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Meet Robert A. Leonardi, MD, Cardiologist with Lexington Cardiology

Dr. Robert Leonardi of Lexington Cardiology

Dr. Robert Leonardi of Lexington Cardiology

Robert A. Leonardi, MD has joined Lexington Medical Center’s network of care as a cardiologist at Lexington Cardiology.

We asked Dr. Leonardi why he chose to pursue cardiology and what he likes about the job.

LMC: Why did you want to become a doctor?
Dr. Leonardi: I was a wildlife biology major at Clemson and thought I would pursue a career managing private hunting and fishing properties. But during an animal physiology class, I became interested in cardiac physiology. That’s when I started working toward medical school.

LMC: When did you know that you wanted to be an interventional cardiologist?
Dr. Leonardi: In medical school, I was working a shift in the emergency room when a hospital employee suffered a STEMI, one of the most dangerous types of heart attacks, where an artery is completely blocked. I was able to observe the cardiologists unblock the artery in a catheterization lab procedure. Their work produced an immediate result, stopping a life-threatening heart attack.

LMC: What are your favorite parts of the job?
Dr. Leonardi: I’ve completed fellowships in interventional cardiology and structural interventional cardiology. I enjoy performing procedures that can help fix problems related to the structure of the heart and the heart valves.

Lexington Cardiology has two locations.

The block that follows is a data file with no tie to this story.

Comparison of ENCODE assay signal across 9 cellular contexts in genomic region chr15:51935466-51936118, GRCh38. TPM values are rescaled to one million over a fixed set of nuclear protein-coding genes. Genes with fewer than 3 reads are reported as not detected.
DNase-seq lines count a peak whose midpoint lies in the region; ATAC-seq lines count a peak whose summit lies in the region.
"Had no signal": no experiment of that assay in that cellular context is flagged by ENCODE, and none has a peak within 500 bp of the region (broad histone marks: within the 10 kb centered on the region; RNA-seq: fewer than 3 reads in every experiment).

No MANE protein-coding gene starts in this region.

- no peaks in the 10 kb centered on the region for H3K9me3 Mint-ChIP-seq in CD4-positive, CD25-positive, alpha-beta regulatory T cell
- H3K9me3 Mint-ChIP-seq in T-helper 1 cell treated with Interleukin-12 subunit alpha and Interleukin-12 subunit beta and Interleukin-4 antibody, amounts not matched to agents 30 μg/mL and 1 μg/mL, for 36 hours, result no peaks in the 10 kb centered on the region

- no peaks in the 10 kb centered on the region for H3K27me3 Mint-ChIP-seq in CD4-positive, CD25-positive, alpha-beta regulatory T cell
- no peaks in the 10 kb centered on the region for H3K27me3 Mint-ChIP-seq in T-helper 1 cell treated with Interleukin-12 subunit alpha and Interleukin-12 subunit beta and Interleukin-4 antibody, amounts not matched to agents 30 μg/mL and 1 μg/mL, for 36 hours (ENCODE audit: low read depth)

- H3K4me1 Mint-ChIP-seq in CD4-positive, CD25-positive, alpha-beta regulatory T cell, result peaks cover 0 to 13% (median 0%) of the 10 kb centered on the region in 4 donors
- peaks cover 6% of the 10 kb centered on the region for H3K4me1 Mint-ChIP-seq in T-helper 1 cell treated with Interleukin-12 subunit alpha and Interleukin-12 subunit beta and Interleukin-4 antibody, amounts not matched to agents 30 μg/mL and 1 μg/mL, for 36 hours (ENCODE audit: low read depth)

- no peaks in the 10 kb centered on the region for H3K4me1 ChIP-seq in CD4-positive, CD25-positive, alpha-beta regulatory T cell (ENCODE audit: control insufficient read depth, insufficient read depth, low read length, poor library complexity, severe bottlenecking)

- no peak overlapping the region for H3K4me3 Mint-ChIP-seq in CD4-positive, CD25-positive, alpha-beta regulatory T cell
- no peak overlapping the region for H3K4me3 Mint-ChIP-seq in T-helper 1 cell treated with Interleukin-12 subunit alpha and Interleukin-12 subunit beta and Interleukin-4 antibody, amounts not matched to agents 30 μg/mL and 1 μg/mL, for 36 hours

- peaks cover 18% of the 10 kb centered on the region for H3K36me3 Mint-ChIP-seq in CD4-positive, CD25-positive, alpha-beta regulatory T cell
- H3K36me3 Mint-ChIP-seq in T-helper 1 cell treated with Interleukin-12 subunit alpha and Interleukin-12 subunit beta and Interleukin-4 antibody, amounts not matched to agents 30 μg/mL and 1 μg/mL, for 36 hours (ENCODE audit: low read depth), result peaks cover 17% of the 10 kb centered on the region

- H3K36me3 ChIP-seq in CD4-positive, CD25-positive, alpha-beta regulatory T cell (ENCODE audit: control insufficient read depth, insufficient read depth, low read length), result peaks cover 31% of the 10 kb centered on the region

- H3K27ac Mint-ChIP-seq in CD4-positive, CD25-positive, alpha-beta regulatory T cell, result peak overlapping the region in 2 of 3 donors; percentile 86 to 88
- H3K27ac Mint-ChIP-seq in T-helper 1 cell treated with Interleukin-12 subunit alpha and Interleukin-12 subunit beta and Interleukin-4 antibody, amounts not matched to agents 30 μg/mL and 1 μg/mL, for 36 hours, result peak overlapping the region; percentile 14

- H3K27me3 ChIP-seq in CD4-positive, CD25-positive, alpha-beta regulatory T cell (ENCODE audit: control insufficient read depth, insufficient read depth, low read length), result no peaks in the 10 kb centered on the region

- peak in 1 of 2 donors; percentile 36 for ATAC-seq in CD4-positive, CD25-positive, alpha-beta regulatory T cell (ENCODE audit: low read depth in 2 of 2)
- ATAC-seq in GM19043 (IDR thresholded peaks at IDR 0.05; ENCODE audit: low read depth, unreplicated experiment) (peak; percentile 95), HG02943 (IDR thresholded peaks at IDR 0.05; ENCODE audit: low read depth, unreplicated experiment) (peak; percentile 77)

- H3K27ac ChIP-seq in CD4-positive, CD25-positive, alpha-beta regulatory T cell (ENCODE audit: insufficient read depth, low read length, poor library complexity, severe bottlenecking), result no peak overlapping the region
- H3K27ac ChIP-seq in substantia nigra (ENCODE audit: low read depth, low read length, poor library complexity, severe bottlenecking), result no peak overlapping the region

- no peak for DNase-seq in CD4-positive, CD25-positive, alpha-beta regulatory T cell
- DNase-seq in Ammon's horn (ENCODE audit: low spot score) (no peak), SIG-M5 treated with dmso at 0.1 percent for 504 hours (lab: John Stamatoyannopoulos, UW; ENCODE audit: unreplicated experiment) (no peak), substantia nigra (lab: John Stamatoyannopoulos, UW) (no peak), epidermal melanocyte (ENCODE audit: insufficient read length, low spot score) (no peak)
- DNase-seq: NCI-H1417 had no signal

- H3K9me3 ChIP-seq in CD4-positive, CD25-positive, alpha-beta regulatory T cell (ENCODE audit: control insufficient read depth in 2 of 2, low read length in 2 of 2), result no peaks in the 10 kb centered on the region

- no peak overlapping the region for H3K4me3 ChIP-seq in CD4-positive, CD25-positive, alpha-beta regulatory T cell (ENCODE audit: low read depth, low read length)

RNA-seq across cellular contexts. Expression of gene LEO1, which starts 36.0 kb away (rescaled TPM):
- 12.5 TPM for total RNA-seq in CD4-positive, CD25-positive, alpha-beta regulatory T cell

Downtown Columbia
2601 Laurel Street
Suite 260
Columbia, SC 29204
(803) 744-4900

West Columbia
131 Sunset Court
West Columbia, SC 29169
(803) 744-4940

Transforming the Food Label

by Morgan V. Robbins RD, LD at LMC

The FDA is proposing updates to the nutrition facts label found on food packages. The updates are based off the latest research linking diet to chronic diseases such as obesity and heart disease. The principle behind the proposed changes is to make the food label easier than ever for consumers to understand whether or not the item is good for you.

Proposed changes
• Adding of information on “added” sugars, requiring the food label to state how much sugar has been added to the product
• Update serving sizes to reflect what people actually eat; by law serving size is required to be based off what people actually eat, not should eat. Serving sizes were first added to the label in 1994 and people are eating larger quantities in one sitting when compared to 20 years ago.
• Requirement to have potassium and vitamin D present on all food labels- the US population are not getting enough of both of them
• Removing “Calories from fat” portion of the label to focus attention on the type of fat being consumed, not amount
• “Dual column” labels requiring per serving and per package nutritional information for larger packages
• Overall format modifications drawing the eye to total calories and servings per container